By Robin GOLDSWORTHY
Winfred B. Roberson Jr., recently appointed superintendent of the Glendale Unified School District, was welcomed as the main speaker at the September Strategic Partners Network held at USC Verdugo Hills Hospital. Roberson spoke on the vision of the GUSD of creating a culture of caring, trust and inquiry.
“How do I demonstrate I care?” Roberson asked the audience.
He spoke on the challenges that educators, school staff and safety personnel face in wanting to help students noting that there is no desire to punish children but instead help them in whatever way they can. He shared how he explored his role as a friend when a neighbor came to him upset that his child, whom Roberson had known for most his life, was using drugs.
“Kids interact with drugs and alcohol as early as elementary school,” he said. “By high school and college, many have already experimented.”
Roberson added, acknowledging the limitations of the educational system, “I asked myself how do we provide help and support to children and parents.”
He added that building trust with children is different for parents and educators and commended the Strategic Partners Network for committing to helping to offer connection and resources to help the GUSD.
The Strategic Partners Network was originally part of the CV Alliance, an organization that disbanded earlier this year. The network was adopted by the Crescenta-Cañada YMCA, which promotes youth development among other goals.
Also speaking from the GUSD was Violet Mesrkhani, who spoke on the district’s tobacco cessation program TUPE (Tobacco Use Prevention Education).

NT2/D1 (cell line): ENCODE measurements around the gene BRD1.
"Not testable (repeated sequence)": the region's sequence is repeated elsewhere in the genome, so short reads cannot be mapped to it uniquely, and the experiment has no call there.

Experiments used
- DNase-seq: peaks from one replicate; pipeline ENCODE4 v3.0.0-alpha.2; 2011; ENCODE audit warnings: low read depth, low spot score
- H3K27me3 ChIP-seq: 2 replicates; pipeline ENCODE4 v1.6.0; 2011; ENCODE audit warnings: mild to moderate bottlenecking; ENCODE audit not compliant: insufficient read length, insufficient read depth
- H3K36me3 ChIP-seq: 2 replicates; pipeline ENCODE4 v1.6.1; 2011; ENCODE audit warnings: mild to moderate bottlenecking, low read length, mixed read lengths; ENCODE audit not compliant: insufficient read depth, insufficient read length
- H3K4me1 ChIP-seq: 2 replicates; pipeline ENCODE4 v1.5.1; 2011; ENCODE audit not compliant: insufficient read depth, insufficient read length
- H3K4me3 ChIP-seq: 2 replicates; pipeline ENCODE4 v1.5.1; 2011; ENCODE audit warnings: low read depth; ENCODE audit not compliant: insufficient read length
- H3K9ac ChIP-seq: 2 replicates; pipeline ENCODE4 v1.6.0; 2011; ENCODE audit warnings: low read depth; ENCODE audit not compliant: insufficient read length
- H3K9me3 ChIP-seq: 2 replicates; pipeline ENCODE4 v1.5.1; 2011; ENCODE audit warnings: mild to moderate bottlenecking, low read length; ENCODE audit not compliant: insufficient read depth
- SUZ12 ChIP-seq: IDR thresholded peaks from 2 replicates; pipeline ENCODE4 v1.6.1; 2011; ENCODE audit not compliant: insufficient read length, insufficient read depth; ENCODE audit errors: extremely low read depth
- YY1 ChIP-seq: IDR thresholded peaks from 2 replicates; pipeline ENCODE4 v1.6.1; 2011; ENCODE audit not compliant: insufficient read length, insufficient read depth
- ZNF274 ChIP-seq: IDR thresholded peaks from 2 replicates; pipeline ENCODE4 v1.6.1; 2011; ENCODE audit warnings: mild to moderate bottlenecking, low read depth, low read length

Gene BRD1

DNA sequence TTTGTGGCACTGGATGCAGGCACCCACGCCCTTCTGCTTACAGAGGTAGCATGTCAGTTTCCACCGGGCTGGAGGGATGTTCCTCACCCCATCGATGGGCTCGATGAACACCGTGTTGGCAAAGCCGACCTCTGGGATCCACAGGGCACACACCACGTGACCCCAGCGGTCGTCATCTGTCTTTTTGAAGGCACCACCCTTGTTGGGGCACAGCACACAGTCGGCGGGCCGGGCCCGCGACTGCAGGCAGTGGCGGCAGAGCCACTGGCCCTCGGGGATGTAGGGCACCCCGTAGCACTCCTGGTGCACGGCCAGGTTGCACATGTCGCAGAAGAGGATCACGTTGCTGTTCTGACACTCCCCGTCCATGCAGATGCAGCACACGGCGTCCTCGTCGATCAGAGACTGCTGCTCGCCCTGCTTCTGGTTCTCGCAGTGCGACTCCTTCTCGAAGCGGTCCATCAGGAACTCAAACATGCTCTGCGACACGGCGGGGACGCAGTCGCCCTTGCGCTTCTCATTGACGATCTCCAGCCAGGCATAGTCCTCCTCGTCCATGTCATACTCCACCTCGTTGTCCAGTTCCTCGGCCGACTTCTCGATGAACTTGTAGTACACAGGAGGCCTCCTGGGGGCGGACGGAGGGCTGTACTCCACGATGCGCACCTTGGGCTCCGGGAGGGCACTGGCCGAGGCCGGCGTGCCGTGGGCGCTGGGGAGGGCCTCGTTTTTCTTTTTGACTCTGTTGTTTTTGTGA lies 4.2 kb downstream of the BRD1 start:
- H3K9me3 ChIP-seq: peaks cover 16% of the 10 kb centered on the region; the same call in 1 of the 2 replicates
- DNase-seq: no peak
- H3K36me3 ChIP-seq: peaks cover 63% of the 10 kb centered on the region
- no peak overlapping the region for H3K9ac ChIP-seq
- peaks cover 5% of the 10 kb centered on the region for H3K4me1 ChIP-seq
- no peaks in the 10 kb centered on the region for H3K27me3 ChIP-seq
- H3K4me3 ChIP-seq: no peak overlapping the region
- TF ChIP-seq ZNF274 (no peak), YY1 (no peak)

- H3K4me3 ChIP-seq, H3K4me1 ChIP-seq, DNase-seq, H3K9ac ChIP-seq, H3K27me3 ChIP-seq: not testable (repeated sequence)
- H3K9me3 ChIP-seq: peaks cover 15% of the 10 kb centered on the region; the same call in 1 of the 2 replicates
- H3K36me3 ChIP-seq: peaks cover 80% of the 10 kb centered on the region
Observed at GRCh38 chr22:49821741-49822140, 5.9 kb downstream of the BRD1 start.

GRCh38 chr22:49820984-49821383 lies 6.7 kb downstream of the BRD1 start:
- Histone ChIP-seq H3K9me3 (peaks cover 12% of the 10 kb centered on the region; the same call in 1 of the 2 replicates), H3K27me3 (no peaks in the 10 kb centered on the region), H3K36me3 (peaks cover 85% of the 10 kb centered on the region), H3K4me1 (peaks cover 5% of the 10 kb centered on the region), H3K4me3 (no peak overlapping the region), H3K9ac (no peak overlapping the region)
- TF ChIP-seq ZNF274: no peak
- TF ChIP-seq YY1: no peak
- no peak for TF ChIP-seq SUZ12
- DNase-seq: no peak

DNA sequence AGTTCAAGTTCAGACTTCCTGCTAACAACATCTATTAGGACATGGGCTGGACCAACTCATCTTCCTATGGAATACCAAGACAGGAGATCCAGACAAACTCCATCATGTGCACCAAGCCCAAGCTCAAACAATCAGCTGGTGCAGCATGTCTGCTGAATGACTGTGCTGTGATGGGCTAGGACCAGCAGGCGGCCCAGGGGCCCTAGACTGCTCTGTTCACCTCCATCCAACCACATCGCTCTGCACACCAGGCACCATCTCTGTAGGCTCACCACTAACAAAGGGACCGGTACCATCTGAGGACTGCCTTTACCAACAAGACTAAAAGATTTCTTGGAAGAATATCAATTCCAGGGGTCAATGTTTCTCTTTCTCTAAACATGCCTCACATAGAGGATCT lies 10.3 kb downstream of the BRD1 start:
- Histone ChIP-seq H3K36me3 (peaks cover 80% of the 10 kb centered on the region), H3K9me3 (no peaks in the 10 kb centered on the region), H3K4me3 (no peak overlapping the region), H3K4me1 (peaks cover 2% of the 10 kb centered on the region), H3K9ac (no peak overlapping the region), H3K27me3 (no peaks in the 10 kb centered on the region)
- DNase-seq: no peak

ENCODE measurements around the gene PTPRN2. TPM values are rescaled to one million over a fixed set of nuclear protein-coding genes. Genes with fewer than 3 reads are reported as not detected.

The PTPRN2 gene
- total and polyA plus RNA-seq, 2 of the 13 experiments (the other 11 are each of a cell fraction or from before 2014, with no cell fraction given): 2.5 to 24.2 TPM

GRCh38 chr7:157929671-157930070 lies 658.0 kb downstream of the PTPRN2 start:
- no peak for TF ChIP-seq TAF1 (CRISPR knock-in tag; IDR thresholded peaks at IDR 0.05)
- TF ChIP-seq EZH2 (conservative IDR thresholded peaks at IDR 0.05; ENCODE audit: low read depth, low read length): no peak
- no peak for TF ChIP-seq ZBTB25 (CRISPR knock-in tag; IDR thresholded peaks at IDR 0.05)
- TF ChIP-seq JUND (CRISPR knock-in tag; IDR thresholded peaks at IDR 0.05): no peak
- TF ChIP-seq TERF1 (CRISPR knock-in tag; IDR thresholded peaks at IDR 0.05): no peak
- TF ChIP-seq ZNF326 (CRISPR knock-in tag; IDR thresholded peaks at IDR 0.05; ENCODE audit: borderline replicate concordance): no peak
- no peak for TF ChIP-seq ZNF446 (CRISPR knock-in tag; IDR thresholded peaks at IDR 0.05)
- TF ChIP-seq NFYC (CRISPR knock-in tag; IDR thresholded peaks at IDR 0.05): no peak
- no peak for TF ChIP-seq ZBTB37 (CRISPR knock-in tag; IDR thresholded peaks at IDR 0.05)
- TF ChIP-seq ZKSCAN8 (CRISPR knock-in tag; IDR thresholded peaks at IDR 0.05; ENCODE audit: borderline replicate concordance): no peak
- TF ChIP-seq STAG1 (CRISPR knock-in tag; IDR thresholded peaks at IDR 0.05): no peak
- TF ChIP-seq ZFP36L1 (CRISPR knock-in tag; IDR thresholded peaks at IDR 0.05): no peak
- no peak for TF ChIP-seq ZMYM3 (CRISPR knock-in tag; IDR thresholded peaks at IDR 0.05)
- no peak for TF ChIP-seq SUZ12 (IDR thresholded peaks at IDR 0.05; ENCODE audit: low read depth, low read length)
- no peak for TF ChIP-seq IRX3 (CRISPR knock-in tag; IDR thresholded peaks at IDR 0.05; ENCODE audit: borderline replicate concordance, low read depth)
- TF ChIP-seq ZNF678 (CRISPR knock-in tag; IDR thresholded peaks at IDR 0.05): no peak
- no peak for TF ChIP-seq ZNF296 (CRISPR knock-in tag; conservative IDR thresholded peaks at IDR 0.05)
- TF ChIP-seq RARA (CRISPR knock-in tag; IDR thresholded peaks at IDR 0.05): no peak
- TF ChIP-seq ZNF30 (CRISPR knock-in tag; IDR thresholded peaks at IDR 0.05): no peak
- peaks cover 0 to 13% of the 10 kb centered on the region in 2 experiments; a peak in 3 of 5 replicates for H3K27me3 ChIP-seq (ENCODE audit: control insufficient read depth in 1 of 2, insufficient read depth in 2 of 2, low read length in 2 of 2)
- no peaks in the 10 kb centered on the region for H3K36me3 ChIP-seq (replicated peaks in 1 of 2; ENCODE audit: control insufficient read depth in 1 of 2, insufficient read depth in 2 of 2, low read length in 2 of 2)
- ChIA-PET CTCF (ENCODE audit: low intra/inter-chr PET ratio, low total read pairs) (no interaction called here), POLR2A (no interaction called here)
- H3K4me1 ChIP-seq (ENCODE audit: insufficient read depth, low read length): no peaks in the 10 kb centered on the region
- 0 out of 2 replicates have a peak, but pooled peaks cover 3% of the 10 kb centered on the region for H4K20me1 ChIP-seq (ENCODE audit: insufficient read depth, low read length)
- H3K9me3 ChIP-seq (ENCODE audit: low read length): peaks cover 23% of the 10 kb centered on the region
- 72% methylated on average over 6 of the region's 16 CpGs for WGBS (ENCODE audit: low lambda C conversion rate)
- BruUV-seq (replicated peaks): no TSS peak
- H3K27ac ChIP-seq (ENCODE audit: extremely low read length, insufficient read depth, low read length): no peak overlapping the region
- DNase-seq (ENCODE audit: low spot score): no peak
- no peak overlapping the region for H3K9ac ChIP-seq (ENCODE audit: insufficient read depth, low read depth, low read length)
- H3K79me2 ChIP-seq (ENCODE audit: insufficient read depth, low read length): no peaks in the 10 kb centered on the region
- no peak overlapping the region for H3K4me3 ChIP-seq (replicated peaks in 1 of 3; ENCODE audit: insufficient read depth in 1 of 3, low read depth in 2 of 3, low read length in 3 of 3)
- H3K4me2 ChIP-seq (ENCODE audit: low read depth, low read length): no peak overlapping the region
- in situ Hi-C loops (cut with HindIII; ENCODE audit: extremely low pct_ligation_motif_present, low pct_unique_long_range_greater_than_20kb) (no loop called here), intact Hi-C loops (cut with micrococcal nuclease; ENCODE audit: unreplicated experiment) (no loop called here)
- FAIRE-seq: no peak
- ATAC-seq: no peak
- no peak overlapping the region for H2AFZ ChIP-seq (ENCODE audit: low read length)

The program targets middle and high school students and educates them on addiction prevention and the importance of staying away from tobacco and its various delivery systems including hookahs, vaping and e-cigarettes.
“We need to tell our youth not only what to do, but what not to do,” Mesrkhani said.
Dr. Ilin Magran, coordinator of the district’s Healthy Start program, shared with the audience the span of services that Healthy Start provides, whether working with homeless youth, at-risk youth and youth with mental health concerns. Healthy Start promises that no child is turned away due to lack of insurance. Magran also said that the program works with parents.
The session ended with advice from Dr. Scott Anderle, Support Services assistant director, who reminded those in attendance that getting kids involved in outside activities was essential to their well-being.
He said, “One thing kids have in common who are having trouble is they’re not involved in anything.”